Sweet Home Havana: US Citizens Living in Cuba


Por: Graham Sowa

HAVANA TIMES — While hotels like Havana’s Melia Cohiba are full of Americans who think they are getting an early taste of international travel’s forbidden fruit hundreds of United States citizens have been calling Cuba home away from home for some time now.

Every morning US students studying at the University of Havana walk to classes, State Department diplomats and US Marines drive into the bustling Vedado neighborhood from restful Playa-Miramar, medical students from New York City, Oakland, and New Orleans make their rounds, US tour operators head out to the Jose Marti International Airport to pick up the latest bus full of their compatriots, and a few dozen United States exiles begin yet another day in Havana.

Even with the waxing and waning of bilateral relations over the decades there has never been a complete absence of US citizens on the island.

I showed up as part of the one of the more recent groups making Cuba a temporary home base, as a student of the Latin American School of Medicine. At any one time there are about 100 of us studying medicine here, split between a campus on the far western edge of the Havana and the more central Salvador Allende Hospital in the Cerro neighborhood.

Well before the first group of US medical students showed up in 2001 the United States Interest Section became home to at least a few dozen State Department and U.S. Government personnel. Their presence dates back to President Carter’s administration, who in 1977, thought the Interest Section would be a critical step to opening an embassy. Sadly President Carter’s second term never came to pass and the Interest Section became a centerpiece of contention instead of a functioning embassy, at least up until now…hopefully.

Havana is no stranger to roving bands of American college students on short term study abroad programs. Their unwashed Converse tennis shoes and tattered jeans make Cubans wonder, “Since when did the United States send homeless teens to university?” At any one time the number of US citizens on educational programs in Havana can number from a few dozen to over 100. This contingent is expected to grow significantly as relations continue to improve.

After swelling rapidly in the late 1960’s and into the 70’s the US exile/fugitive community Cuba has been shrinking the past few years. Some members have died, others, like William Potts have called it quits in Cuba and gone back to the United States. Recently Charlie Hill came out of hiding and gave conflicting interviews about his position on a possible voluntary return to the United States. While extradition seems a long way off the prospect of more cooperation between Cuba and the USA on law enforcement matters means this group will not be adding many new members.

The emerging US community in Cuba belongs to tourism operators. President Obama reopened the possibility of group travel, otherwise known as people-to-people tours, during his first term and further loosened the travel restrictions earlier this year. Due to various layers of complex legalese these tours require a Cuban and a US tour guide. This has led to an influx of US tour leaders who move so frequently between the United States and Havana they might as well call the latter home. Now with an end to the travel ban in sight the tourism industry expat clique will soon be in the majority.

The US community in Cuba has even inspired local business that caters to this demographic. Cuba Libro, run by American expat Connor Gorry, is a secondhand English language book store, coffee shop, art gallery, and community center in Havana’s leafy Vedado neighborhood. The last time I was there gossiping with a fellow medical student we watched as an American tour leader led a bus full of our compatriots through the house-cum-bookshop.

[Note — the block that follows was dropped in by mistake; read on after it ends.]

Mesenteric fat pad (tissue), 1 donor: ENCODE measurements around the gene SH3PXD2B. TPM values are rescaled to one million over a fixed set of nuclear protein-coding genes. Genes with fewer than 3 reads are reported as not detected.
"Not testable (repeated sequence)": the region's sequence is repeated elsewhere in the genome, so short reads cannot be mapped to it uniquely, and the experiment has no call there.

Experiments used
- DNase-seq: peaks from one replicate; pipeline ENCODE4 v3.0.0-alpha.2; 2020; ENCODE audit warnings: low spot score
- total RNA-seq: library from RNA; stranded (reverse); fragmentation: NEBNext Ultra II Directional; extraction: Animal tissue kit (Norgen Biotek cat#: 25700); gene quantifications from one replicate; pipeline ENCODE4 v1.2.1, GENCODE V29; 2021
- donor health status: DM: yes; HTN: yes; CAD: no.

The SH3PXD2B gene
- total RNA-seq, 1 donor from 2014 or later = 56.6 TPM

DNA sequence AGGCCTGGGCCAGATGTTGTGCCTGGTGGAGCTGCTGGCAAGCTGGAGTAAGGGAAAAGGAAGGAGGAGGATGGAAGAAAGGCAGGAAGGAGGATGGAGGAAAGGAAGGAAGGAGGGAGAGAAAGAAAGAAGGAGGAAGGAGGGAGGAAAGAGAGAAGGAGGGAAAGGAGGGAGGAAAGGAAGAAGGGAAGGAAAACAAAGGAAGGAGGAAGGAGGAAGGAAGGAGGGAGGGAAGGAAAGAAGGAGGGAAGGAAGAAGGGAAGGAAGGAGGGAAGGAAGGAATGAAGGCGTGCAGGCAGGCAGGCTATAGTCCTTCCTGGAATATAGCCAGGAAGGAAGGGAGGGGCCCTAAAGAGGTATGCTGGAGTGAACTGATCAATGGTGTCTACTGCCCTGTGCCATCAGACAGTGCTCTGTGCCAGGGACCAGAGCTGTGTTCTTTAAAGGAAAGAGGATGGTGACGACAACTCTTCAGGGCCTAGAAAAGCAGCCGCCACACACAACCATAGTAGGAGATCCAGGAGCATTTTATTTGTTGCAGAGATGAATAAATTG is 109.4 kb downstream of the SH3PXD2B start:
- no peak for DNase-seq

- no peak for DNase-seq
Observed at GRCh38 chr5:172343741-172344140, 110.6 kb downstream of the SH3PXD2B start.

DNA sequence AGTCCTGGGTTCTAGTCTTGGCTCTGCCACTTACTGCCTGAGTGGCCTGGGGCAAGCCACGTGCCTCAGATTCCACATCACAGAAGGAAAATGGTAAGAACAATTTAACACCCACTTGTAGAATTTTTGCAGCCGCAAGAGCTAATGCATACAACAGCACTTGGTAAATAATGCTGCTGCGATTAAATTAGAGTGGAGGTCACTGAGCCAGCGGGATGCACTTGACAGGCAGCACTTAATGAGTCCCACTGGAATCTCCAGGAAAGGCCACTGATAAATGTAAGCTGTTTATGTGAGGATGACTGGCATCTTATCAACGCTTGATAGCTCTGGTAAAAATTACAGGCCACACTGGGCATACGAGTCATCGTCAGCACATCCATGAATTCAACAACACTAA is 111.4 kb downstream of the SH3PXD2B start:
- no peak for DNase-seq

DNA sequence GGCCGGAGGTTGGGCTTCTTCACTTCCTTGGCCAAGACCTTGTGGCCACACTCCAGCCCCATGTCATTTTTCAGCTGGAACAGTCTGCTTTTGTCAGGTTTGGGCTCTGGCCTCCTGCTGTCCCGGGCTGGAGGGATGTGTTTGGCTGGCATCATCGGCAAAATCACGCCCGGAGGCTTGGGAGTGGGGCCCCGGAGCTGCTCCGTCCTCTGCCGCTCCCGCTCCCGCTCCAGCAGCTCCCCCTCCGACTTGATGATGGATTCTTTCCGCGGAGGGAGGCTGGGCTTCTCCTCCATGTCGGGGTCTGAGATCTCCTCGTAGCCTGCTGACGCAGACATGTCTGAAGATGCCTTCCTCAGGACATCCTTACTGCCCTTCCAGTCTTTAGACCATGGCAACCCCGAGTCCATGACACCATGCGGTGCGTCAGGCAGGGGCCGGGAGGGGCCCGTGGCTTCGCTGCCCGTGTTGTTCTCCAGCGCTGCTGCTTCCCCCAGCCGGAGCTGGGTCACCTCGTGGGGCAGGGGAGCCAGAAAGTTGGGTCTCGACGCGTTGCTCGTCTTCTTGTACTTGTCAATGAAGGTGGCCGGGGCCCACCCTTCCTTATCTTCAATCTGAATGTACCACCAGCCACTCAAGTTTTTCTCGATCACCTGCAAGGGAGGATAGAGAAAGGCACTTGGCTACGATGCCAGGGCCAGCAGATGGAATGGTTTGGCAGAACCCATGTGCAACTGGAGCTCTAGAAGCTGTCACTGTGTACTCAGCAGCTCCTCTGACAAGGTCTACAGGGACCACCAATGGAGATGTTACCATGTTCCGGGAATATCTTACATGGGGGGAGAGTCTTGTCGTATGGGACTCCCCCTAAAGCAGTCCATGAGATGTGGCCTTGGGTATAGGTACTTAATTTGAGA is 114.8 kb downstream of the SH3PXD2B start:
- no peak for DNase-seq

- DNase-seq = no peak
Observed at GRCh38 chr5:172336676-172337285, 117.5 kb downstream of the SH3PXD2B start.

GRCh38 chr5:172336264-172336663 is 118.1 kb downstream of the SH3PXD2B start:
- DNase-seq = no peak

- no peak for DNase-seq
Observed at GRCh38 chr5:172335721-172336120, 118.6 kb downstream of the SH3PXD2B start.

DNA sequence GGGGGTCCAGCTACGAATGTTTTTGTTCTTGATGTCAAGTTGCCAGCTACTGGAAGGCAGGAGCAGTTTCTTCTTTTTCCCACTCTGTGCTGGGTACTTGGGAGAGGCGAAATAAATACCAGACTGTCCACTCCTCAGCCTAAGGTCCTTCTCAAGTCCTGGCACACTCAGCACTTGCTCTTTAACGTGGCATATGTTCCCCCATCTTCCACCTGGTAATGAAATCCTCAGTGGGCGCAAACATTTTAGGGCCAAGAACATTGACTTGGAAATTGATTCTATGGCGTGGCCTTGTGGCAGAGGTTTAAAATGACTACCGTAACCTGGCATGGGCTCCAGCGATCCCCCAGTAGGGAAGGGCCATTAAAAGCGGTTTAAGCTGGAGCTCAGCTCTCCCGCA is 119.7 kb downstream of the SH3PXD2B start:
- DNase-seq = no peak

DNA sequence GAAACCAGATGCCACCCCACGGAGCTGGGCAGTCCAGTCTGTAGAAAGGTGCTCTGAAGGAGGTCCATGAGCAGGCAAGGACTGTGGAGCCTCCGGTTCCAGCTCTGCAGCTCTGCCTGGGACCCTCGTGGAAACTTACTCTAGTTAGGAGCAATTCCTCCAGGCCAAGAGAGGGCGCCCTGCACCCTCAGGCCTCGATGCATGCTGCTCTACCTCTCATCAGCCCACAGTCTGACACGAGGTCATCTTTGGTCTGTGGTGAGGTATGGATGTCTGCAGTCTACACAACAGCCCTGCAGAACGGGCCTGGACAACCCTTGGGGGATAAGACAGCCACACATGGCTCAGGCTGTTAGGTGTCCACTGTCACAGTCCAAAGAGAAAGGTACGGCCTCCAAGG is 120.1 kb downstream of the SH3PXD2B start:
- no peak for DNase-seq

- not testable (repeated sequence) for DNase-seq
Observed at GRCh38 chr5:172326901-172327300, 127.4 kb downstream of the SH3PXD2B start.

Cuba Libro is an anomaly (or “oasis” as it is known among its fans) in Havana. And even though Americans can’t just pop down to Cuba and set up shop Cuban owned private businesses are beginning to catch on to the potentials of the US market. The restaurant El Litoral near the US Interests Section caters to Havana’s only lunch crowd that shows up with neckties. Meanwhile in the sketchier Cerro neighborhood several houses near the Salvador Allende Hospital sell cheap plates of grub to on-call US medical students.

Being a US citizen in Cuba doesn’t always mean living in Cuba as at home. Unlike other capital cities around the world Havana isn’t peppered with American fast food chains, clothing stores, or our ubiquitous advertising. So we mostly bring what we want from home. Our suitcases so full of prepackaged foods it looks as if someone robbed the checkout display at convenience store or took Halloween way to seriously. I’ve often wondered what the Transportation Security Administration inspectors think when they are rifling through my luggage in transit to Havana…another weirdo.

Around 200 years ago there were enough Mexicans living in Old Havana to create a “Little Campeche” and enough Chinese immigrants to establish a “China Town” in Central Havana. US citizens came later, with significant communities in the Playa-Mirarmar neighborhood of Havana and the gated beach community of Tarara; the Island of Youth even boasts a US Cemetery as part of its cultural heritage. Of course all of those places became solidly Cuban shortly after 1959.

Cuba is still a long way off from having a “Little Miami” in Havana. However, considering that the largest group of US citizens living in Cuba are Cuban-Americans and their children, such an experiment could become reality. Right now the only thing certain about the future of United States citizens in Cuba is that there is one.

Publicado el 09/06/2015 en Cuba y etiquetado en , , , . Guarda el enlace permanente. Deja un comentario.

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